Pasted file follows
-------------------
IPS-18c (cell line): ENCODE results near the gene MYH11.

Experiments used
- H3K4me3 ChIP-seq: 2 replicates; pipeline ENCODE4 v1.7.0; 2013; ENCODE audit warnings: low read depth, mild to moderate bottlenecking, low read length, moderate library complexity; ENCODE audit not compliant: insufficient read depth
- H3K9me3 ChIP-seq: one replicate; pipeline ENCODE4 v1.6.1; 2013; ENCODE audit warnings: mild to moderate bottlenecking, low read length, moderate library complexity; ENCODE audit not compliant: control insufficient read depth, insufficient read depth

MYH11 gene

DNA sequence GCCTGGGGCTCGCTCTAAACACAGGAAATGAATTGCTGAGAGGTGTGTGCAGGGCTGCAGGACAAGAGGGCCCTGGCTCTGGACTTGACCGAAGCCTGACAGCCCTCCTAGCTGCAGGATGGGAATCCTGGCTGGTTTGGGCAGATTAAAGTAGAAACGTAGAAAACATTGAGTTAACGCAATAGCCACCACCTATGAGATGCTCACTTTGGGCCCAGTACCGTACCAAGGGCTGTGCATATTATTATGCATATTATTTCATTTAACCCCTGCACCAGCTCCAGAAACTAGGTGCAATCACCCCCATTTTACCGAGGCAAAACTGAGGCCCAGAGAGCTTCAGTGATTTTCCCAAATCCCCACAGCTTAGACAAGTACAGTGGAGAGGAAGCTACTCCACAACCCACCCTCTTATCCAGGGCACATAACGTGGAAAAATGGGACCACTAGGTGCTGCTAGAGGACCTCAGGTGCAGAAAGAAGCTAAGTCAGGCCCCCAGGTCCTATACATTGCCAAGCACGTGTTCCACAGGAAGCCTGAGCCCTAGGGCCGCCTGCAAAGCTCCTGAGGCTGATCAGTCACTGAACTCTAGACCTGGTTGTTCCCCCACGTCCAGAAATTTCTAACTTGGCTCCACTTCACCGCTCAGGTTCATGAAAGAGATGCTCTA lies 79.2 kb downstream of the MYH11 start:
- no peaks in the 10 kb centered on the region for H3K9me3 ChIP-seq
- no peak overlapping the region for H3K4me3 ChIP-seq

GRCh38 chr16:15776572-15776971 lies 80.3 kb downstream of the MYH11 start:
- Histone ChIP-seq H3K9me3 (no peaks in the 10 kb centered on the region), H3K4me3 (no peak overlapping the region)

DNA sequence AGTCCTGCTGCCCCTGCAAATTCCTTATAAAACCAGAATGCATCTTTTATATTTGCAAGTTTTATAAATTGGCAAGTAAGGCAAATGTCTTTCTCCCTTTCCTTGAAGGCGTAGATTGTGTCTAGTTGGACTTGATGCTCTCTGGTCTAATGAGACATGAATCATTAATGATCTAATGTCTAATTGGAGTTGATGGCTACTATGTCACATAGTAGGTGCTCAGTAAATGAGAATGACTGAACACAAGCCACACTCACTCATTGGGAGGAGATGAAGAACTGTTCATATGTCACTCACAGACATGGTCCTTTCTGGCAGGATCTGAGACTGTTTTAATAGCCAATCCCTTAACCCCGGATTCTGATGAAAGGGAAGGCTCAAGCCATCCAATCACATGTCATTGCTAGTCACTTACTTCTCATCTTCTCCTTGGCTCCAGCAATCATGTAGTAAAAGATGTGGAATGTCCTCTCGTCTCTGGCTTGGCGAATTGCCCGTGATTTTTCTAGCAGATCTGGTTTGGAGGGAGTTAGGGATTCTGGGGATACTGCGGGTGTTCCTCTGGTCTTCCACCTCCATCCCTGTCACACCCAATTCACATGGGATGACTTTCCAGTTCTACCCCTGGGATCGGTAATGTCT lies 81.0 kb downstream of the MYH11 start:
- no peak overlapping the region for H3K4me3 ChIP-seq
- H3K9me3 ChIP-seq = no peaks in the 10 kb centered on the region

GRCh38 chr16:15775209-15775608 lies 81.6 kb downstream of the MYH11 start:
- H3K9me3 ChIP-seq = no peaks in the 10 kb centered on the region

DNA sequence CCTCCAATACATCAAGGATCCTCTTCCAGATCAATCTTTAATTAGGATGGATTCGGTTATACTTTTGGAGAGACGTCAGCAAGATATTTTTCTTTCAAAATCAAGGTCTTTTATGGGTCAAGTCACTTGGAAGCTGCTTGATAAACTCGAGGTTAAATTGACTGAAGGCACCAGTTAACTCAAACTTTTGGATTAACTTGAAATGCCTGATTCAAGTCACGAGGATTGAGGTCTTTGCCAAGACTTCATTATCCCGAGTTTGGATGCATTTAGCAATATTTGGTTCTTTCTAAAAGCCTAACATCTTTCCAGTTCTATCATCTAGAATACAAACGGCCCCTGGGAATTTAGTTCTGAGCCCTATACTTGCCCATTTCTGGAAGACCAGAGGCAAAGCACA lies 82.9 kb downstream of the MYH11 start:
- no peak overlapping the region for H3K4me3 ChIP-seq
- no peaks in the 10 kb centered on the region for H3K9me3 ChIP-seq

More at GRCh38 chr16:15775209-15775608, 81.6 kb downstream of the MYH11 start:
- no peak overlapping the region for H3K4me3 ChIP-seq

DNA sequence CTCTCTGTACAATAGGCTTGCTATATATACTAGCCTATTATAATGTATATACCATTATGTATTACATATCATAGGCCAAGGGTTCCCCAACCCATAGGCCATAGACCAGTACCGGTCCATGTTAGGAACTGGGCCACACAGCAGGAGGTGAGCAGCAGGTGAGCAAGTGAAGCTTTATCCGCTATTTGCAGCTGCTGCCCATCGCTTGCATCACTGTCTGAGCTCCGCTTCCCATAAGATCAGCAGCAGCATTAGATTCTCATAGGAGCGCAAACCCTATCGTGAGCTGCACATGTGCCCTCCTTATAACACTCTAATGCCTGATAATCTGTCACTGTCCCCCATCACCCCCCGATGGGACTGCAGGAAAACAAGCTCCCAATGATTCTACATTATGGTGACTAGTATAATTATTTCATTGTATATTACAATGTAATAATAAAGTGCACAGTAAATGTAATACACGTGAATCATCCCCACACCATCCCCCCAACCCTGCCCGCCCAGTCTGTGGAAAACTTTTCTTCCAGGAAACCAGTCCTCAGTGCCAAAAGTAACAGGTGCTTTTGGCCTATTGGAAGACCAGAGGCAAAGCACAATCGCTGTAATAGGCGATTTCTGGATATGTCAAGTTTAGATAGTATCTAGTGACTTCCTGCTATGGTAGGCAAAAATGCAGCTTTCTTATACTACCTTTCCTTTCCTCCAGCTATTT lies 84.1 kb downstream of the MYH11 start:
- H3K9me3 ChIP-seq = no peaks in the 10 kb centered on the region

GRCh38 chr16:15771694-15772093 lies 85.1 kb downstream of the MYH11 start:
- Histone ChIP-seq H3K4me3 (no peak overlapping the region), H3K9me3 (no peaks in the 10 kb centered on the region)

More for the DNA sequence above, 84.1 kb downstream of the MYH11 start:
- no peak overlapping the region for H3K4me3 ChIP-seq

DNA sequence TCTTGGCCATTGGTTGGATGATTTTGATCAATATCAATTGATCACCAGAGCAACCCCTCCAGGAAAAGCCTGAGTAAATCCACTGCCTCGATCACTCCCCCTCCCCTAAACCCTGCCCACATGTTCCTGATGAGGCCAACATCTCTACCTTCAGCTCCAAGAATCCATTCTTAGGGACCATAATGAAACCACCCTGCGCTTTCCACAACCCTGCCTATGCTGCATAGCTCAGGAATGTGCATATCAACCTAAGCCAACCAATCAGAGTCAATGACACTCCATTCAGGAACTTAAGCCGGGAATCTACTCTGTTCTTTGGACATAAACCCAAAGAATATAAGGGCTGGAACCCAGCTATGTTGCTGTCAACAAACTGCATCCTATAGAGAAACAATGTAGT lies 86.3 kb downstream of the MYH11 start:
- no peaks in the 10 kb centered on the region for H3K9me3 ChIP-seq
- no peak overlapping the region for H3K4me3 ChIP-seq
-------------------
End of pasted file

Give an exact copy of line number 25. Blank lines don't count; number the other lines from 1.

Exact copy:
More for the DNA sequence above, 84.1 kb downstream of the MYH11 start: